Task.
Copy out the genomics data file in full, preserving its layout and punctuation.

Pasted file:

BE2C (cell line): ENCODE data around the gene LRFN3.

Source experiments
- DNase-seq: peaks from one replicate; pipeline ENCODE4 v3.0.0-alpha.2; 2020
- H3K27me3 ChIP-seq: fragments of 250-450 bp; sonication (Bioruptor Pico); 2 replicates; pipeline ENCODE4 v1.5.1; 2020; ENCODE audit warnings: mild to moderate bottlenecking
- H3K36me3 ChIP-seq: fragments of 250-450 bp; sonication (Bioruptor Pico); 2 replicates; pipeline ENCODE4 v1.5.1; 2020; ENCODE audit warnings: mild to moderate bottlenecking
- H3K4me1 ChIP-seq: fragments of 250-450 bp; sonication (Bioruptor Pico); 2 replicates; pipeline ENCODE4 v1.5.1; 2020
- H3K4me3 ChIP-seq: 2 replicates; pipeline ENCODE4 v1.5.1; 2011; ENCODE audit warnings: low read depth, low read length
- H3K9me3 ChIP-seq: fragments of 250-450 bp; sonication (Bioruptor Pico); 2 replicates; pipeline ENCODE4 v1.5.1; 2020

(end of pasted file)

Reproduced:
BE2C (cell line): ENCODE data around the gene LRFN3.

Source experiments
- DNase-seq: peaks from one replicate; pipeline ENCODE4 v3.0.0-alpha.2; 2020
- H3K27me3 ChIP-seq: fragments of 250-450 bp; sonication (Bioruptor Pico); 2 replicates; pipeline ENCODE4 v1.5.1; 2020; ENCODE audit warnings: mild to moderate bottlenecking
- H3K36me3 ChIP-seq: fragments of 250-450 bp; sonication (Bioruptor Pico); 2 replicates; pipeline ENCODE4 v1.5.1; 2020; ENCODE audit warnings: mild to moderate bottlenecking
- H3K4me1 ChIP-seq: fragments of 250-450 bp; sonication (Bioruptor Pico); 2 replicates; pipeline ENCODE4 v1.5.1; 2020
- H3K4me3 ChIP-seq: 2 replicates; pipeline ENCODE4 v1.5.1; 2011; ENCODE audit warnings: low read depth, low read length
- H3K9me3 ChIP-seq: fragments of 250-450 bp; sonication (Bioruptor Pico); 2 replicates; pipeline ENCODE4 v1.5.1; 2020